Wednesday, March 12, 2008

Building a ferro cement structure,Vietnam.2006

Dr Tuan, from the Forestry Science Institute of Vietnam, asked me to design a structure over the fertigation system (a basic ventury setup) downhill from the 40,000 liter water tank so stuff could be stored and locked without the worry of theft.The locals are pretty light fingered around the farm.While doing some earthworks here,the dozer broke down with a broken fan belt and over heated.I couldn't really move it without further damaging the motor so I had to leave it where it was.The next morning I went to the machine and both batteries and the alternator were missing.Some local people had been there during the night and pinched them.

Anyway,as some tanks had been constructed here by Darren and the workers I thought I would try a building from ferro cement also.I drew a quick design for the contractor based on something similar in Australia we use for a nursery,minus the cement.
The structure was to sit next to an access way to the ridge dam.I designed one side of the building with a retaining wall to retain the material for the access track.As the majority of the traffic on this track was motorcycles,and the track was quite wide,the retaining wall should hold well.The steel wire would go on the outside of the blocks used for extra strength.So the steel wire was straightened (as it comes rolled up in 200kg parcels) and the foundation laid after I went in with the Komatsu 'baby' excavator (baby meaning small) to dig and level the footings.
Local rock blocks were used and cost about 10c each.The manual labour involved in this task is amazing.Boulders are sourced from however far away then people start chiseling away with hammers and spikes to break them down.No hydraulic rock breakers used here,just good old fashioned jail yard toil.As the boulders split or fracture they are then broken smaller to about 200/300mm X 100mm X 100mm.Then they are loaded by hand onto a farm tractor trailer and brought to site and again unloaded by hand,usually where the tractor parked,not necessarily where exactly needed and then possibly moved by hand again to their final resting place.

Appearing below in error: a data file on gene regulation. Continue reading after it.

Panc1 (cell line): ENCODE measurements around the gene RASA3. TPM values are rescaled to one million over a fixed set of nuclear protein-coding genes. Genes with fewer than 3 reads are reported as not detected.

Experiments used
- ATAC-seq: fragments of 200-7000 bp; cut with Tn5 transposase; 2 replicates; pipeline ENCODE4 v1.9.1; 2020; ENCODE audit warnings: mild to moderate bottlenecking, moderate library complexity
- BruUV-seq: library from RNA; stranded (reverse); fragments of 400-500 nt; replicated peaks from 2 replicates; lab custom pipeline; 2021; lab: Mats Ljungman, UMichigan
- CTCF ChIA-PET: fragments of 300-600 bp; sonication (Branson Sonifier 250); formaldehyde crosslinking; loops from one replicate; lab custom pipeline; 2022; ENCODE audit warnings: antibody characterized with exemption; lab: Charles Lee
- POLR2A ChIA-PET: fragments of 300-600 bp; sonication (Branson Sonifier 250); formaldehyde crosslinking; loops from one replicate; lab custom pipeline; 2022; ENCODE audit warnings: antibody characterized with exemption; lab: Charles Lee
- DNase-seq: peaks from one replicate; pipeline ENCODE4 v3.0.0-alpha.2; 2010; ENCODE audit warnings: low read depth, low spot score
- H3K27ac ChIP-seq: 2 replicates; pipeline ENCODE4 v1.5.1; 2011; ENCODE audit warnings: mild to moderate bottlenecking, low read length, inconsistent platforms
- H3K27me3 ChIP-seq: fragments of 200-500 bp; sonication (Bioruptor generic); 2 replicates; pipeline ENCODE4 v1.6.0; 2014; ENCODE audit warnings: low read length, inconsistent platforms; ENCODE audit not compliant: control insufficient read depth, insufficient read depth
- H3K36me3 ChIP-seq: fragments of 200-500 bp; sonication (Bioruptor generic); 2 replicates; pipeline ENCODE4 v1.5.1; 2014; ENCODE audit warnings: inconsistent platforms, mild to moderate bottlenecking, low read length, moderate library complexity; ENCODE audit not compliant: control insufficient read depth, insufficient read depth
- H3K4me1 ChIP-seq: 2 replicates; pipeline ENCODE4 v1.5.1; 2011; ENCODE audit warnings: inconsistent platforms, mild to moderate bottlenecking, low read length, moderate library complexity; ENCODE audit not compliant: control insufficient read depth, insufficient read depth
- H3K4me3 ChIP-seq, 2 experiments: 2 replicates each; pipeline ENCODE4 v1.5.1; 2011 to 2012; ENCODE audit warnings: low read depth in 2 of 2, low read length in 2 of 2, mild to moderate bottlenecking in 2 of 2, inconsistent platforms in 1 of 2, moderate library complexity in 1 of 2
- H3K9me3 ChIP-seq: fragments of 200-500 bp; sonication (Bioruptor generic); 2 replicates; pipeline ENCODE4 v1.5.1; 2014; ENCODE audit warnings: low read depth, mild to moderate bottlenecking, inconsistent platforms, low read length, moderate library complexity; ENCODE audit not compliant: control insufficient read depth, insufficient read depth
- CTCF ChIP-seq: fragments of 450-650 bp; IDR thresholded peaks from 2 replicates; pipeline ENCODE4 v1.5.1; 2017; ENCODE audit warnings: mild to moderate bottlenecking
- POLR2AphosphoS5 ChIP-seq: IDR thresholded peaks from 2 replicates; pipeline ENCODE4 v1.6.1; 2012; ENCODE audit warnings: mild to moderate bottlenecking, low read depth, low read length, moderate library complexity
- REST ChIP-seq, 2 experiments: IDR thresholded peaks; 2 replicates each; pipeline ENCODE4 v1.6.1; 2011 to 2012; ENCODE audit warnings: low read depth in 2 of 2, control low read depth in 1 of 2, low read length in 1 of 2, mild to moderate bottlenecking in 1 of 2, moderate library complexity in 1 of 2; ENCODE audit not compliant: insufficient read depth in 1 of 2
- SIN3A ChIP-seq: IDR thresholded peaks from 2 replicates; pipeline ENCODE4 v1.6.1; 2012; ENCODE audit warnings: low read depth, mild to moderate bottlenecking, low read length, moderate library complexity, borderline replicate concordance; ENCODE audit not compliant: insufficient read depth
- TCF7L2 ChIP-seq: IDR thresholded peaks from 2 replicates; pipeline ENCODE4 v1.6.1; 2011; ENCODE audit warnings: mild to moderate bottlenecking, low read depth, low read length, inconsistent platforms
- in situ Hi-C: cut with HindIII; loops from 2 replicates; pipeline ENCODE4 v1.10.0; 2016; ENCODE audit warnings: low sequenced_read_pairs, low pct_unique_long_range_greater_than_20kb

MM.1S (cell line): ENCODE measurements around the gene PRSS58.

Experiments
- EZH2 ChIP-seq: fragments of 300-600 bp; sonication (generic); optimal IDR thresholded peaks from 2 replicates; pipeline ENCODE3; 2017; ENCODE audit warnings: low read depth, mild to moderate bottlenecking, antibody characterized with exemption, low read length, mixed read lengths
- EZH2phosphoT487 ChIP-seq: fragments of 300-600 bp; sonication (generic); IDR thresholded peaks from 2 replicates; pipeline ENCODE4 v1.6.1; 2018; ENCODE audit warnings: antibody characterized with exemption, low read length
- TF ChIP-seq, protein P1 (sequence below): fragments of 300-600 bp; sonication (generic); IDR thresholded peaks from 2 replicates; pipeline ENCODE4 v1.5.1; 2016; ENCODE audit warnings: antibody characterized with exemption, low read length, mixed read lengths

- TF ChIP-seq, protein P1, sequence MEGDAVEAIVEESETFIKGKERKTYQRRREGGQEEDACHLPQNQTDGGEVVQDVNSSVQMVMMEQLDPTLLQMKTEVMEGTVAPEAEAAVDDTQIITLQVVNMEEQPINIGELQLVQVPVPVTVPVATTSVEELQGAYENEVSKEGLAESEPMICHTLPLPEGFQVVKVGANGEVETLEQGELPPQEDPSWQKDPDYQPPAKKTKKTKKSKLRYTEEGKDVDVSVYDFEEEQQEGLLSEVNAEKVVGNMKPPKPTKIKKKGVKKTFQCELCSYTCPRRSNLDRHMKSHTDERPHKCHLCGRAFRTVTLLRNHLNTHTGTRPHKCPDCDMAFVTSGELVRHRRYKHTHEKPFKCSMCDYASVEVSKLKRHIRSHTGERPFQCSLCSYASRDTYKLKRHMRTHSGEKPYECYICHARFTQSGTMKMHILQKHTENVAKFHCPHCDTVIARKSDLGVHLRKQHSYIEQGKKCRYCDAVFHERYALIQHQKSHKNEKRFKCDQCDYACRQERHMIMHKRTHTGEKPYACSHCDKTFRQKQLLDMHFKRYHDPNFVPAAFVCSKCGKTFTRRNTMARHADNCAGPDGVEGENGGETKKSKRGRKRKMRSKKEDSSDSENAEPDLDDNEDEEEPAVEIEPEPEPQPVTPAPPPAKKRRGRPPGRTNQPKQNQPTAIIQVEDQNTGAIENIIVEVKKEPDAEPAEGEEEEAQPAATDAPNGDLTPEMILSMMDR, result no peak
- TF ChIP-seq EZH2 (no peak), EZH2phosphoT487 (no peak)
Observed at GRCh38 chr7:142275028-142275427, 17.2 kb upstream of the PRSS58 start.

The local contractor had also built some culverts for me also from the same rock.Usually one load of rocks is about 500 pieces.Any more than that the tractor gets out of controll on the road.
Above is Mr Sun who worked for the contractor.He was a really bright young bloke and a great worker.I was supprised one day when I saw him all dressed up riding a motorcycle outside the farm when I had also only just saw him working on the structure.I found out later that he is a twin.His brother totally opposite to he.Liked wearing fancy clothing,didn't like work and a real casanova.Really great guys though.
So the steel wire was joined together in a 200mm grid fashion and then snake wire was layed inside and out to be the support for the mortor when it gets applied.Some supports were fitted temperarily inside the structure to stop the roof from collapsing under the weight of the mortor.Mind,the complete wall thickness was only 25mm,but when set is as strong as.The mortor is applied to the outside and allowed to set and then repeated on the inside.The mortor has a good rough bonding surface on the inside from the outer layer being forced through the snake wire.

Then we had a finished product.It was really cool inside and a good place to have a rest at lunch.Dr Tuan was really happy with the finish as was Darren.It was also possible to mould some gutters onto the side to collect water from the roof and store in a small tank for hand washing.A door was put on and then ready for use

The finished structure was able to hold my 90kg weight and some more.All it needed was a coat of white wash and some plants to shade it.A great job done by all.

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